So please read on, so you can learn how to drastically improve your experience on the Web.
Everyone that accesses Web pages on a desktop computer uses a Web browser.
In fact, in the design and development community, we spend countless hours every week discussing and researching the standards and practices that we know will make your experience on the Web infinitely greater.
We at Smashing Magazine, along with designers and developers worldwide, want you to have the absolute best possible experience on the Web.
But today, this article is for the rest of you—the non-programmers, the everyday Web users.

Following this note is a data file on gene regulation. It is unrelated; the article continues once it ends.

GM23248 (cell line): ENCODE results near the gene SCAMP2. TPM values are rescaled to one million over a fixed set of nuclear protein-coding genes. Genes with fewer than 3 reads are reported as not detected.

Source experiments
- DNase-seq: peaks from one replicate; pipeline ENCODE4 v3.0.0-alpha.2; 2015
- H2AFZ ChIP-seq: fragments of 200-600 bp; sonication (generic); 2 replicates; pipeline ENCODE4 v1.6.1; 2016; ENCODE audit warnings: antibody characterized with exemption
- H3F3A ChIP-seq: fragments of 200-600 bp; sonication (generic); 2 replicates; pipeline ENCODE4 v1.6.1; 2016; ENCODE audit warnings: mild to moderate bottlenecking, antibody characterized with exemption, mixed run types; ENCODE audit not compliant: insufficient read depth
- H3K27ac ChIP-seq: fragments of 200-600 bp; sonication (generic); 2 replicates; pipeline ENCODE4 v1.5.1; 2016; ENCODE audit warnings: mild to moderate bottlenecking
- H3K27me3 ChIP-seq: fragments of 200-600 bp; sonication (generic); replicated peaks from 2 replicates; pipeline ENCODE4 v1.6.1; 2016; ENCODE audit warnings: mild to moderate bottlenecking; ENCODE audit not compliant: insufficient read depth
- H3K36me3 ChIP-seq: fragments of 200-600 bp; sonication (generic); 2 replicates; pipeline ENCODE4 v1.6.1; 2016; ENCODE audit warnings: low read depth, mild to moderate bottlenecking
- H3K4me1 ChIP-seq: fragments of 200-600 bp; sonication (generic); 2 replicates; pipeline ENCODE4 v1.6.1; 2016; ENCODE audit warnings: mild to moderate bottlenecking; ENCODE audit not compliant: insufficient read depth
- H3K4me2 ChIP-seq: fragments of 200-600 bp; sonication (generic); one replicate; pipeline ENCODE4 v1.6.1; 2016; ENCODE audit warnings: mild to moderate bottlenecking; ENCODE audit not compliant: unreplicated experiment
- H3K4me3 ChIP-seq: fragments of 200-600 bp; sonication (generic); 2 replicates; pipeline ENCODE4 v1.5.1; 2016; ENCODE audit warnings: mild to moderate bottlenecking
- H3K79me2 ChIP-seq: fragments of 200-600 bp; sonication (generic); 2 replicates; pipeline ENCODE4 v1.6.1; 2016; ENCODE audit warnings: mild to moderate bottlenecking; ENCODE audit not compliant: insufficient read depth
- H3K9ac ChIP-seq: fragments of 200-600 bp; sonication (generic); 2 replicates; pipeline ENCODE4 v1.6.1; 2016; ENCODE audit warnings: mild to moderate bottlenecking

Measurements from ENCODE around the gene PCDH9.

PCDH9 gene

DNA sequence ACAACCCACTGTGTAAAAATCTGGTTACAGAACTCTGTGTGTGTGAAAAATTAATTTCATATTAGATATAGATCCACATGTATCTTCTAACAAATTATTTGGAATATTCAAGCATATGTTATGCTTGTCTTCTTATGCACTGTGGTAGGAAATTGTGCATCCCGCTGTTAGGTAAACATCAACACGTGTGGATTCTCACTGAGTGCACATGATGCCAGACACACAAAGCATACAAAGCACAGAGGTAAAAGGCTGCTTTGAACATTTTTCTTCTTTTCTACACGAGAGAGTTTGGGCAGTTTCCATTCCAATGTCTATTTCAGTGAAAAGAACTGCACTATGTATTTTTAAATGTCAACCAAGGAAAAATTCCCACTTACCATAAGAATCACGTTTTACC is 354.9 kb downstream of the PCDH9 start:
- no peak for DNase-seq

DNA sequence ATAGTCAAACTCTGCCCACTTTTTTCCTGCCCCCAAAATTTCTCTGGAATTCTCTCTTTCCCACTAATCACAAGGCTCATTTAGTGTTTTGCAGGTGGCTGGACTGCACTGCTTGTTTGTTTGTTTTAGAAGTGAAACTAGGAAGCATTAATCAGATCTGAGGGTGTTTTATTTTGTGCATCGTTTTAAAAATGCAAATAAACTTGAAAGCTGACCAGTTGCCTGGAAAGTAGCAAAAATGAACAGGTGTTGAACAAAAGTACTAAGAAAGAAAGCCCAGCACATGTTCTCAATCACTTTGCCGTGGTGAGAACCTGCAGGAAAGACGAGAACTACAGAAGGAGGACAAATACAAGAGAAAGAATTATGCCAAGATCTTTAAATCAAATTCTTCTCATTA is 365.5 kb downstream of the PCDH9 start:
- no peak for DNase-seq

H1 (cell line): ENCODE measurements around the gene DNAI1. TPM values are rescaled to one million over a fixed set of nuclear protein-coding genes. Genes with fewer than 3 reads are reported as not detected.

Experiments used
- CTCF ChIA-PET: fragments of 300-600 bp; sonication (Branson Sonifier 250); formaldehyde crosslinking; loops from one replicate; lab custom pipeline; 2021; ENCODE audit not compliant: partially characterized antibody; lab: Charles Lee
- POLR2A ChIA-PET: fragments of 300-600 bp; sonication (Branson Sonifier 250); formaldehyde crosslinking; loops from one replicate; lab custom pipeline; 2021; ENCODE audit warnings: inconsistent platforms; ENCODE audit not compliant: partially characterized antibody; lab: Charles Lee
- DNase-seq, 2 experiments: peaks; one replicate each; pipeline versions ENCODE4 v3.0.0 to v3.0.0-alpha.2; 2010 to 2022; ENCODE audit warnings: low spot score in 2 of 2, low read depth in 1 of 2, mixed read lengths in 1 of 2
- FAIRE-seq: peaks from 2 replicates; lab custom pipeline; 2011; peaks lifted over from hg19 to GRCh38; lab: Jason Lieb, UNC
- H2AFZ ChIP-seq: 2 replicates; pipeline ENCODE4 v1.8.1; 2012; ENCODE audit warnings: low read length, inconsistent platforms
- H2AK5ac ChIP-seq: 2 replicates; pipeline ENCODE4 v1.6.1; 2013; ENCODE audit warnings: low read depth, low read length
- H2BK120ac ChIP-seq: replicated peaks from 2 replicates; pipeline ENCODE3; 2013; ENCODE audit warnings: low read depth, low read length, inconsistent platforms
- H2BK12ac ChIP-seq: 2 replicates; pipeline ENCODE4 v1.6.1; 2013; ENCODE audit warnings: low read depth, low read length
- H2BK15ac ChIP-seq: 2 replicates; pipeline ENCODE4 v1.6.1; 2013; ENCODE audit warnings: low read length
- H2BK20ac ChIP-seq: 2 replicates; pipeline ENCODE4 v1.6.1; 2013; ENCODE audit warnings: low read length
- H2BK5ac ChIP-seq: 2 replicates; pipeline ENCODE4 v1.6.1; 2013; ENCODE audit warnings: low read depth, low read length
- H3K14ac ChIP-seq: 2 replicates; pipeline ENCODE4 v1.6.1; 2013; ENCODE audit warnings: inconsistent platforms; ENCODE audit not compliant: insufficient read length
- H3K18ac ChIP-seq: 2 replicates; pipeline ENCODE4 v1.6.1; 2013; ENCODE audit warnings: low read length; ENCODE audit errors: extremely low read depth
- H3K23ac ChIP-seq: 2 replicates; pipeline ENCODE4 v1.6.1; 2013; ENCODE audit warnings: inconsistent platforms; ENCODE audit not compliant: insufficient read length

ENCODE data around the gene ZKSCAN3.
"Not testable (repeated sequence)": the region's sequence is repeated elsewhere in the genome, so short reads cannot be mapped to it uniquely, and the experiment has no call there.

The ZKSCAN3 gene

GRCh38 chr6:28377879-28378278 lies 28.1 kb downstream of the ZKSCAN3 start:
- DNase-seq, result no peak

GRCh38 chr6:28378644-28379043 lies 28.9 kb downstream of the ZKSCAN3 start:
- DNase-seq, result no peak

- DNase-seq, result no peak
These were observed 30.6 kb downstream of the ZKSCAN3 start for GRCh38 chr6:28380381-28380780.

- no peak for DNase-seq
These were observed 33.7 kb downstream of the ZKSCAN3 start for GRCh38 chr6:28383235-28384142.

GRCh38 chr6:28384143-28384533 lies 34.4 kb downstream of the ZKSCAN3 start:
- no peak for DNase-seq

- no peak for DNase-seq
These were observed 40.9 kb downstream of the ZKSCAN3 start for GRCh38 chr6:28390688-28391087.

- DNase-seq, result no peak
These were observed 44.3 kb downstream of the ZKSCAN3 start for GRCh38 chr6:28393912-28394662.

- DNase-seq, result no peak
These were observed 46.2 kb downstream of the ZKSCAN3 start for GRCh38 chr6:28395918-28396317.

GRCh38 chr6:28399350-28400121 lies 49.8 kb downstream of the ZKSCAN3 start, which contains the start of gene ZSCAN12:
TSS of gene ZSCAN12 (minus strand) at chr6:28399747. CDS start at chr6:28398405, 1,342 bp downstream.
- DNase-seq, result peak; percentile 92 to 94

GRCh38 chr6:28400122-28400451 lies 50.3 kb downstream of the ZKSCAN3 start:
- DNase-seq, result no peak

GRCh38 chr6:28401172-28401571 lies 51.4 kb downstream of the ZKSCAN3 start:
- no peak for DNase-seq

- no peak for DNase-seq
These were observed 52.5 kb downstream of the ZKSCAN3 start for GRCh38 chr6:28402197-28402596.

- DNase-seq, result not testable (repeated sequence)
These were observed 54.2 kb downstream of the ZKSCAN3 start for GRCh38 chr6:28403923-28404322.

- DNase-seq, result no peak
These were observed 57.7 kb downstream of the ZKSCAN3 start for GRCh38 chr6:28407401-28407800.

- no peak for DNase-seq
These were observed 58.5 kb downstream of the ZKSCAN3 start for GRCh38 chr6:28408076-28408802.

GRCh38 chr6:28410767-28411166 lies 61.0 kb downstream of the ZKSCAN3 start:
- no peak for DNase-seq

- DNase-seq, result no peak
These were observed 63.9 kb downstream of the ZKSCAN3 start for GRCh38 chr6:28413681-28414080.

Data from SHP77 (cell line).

This blog you’re reading now, Smashing Magazine, normally publishes content that’s intended for graphic designers, Web designers, and Web developers of varying skill levels.
You might commonly use the program that opens when you click the big blue “e” icon on your desktop.
Here’s what it looks like: This “e” icon is not a shortcut to a generic “internet” or “Web” program.It is a shortcut to a Web browser made by Microsoft, called “Internet Explorer” (also referred to as “IE”). So if you’re like many people, you probably do these things every single week (and many of them even every day). You’ve probably done all of these things yourself at some point. Those are some of the most common tasks people perform on the World Wide Web.But the browser you’re using could be limiting that potential.